Wednesday, October 28, 2015

R' Shlomo Carlebach - Yahrzeit 16 Cheshvan

Remembering R' Shlomo Carlebach on his 21st yahrzeit 

A Niggun is a Chassidic melody, often wordless and repeated several times, which is intended to express and stir one’s soul. Considered a path to higher consciousness and transformation of being.


The Story of the Krakow Niggun




Carlebach performing ''Krakow Niggun''


9 comments:

Anonymous said...

Thank you so very much Devorah,
This is so wonderful what you have posted. Have always loved Rabbi Shlomo Carlebach's music.

Hashem bless you and yours.

sc

Dov Bar-Leib said...

NO! NO! NO!, and I have the actual cassette tape of what he said as the intro. to the Crakow Niggun!! The CD does NOT have the intro. on it as the cassette tape does. And he clearly says the following.

I saw them ....the 6 million, and they came to me (at the Rem"a's synagogue) and asked, "Is this the way? Is this the way to Yerushalayim?? Let's dance!"

You see similar to the prediction of the Klausenberger Rebbe, Rav Shlomo had heard from his Rabbanim that when there are 6 million Jews in Eretz Yisrael, the Final Redemption can commence. There are now 6 million Jews in Eretz Yisrael.

Devorah said...

Thanks for that info Dov.

Dov Bar-Leib said...

And based on what Rav Shlomo said in the introduction to the Niggun, he is even hinting that the 6 million Jews in Eretz Yisrael are gilgulim of those who died in the Shoah, gilgulim or survivors so it seems. If that is the case, then maybe I should be dancing. I think I will dance when Har HaBayit really is b'yadeinu.

Devash said...

Dov, at that point, I don't think you'll have a choice any longer. Your legs will dance without you even thinking about it! :-D

Devash said...

I heard this on the radio late one night in 1978. I didn't understand a lot of what he was talkign about, but it made me cry to hear it. Twenty years later I converted (for the third time!) after an eighteen year spiritual search. I've never forgotten it. Seeing this here today, it reminded me and I looked forit on youtube. Here it is...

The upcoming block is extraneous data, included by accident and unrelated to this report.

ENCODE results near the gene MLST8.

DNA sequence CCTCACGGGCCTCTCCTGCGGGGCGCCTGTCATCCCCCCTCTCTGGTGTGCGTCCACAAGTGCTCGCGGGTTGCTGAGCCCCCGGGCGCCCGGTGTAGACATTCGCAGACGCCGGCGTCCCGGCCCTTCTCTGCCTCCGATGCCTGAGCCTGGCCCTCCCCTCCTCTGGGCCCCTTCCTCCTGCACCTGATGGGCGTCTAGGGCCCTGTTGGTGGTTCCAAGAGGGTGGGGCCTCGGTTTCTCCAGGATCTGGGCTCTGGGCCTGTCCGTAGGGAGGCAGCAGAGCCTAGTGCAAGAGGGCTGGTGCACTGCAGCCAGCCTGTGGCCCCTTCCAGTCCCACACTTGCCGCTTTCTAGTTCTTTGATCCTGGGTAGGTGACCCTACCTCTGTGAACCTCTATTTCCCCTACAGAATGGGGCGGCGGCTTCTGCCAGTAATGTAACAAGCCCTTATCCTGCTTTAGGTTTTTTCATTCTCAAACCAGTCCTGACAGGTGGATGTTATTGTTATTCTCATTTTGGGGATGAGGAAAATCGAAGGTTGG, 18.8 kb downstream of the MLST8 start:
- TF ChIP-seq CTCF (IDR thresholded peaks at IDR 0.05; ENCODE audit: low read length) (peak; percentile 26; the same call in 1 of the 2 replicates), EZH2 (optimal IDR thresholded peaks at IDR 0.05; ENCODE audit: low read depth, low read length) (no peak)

Rabbi Shlomo Carlebach - Yossele 1974

Devash said...

Or maybe it was ''79 or '80. Somewhere around that time.

Dov Bar-Leib said...

The University in that Yossele story was most likely either St. Louis University, a totally Catholic university, or it was Washington University also in S. Louis. I know this because Rav Shlomo said, "The Rabbi of that City...". There is only one city in the Midwest of the US with a Moreh D'Atra at the time, Rav Shalom Rivkin zt"l.. Rav Rivkin was also the Av Beit Din of the Va'ad HaEir of S. Louis and in full charge of kashrut inspection for the Vaad HaEir for the OV. So he would also have been in charge of overseeing the kashrut at the ecumenical event in Shlomo's story. The only other possibility of a major Midwestern American City with a Rav of its only shul and a major Catholic University would have been Louisville, Kentucky. St. Louis had/ has many shuls but one Chief Rabbi, Rav Rivkin. Plus with a major concert by Rav Shlomo, it would likely have been at a university with a large Jewish student population. That would have been at Washington University. The Archbishop at the time would have been Cardinal Carberry and his Asst. Bishop could have been a guy named Joe.

Interesting fact: Rav Shlomo, before his career as a musician and kiruv specialist blasted off in the early to mid 1960s, was a Melamed at Epstein Hebrew Academy in S. Louis for either one or two years along with doing many other things in the 1950s. Since that was one of the places where he started his life as a professional, he came to S Louis frequently on visits in particular to do concerts at Epstein. Personally for me after he did a concert at the JCCA in S Louis around 1991 or 1992, I engaged in a half hour chat with him about everyone's favorite subject.....the End of Days. He didn't want to stop talking with me, but he had to go. So he invited me to his shul in the Upper West Side of Manhattan where is was far more difficult to have half hour chats with him, but I will always treasure that half hour chat that I had with Rav Shlomo after one of his concerts. Funny, now that I remember, it was right after the First Persian Gulf War, and I remember commenting to him that IF Gog Bush Sr.'s son becomes Governor of Texas, he will likely be elected President in either 2000 or 2004 and will vie to complete the work of his father, President #41, at least in Bavel and ultimately against us. I truly believe that if Rav Shlomo were alive today, he would be a Geulah watcher.

Dov Bar-Leib said...

Rav Bienenfeld, former Rav of Young Israel in St. Louis told me that if it was in the 1970s, the Chief Rabbi of S.Louis was Rav Menachem Zvi Eichenstein zt"l who served in the exact same capacities from 1938 until 1981 that Rav Shalom Rivkin served in starting in 1983. (Sorry for the mistake) The position of Chief Rabbi (Moreh D'Atra) in S. Louis has been discontinued since the death of Rav Rivkin in 2011. I was at his funeral at Shamgar funeral home.

The only other US American city with a Chief Rabbi in the latter half of the 20th Century was in Baltimore on the East Coast. The only other city in North America with a Chief Rabbi until the present day is Montreal, Canada. Rav Gedalia Felder of Toronto seems to have been the Chief Rav of Ontario Province and not specifically Toronto until his passing in the 1990s.

I found this fascinating Wiki article on cities in the world with Chief Rabbis. While several countries or commonwealths do have this position, the United States is not one of those countries. The list at the bottom of the article shows how rare the position is even in American cities.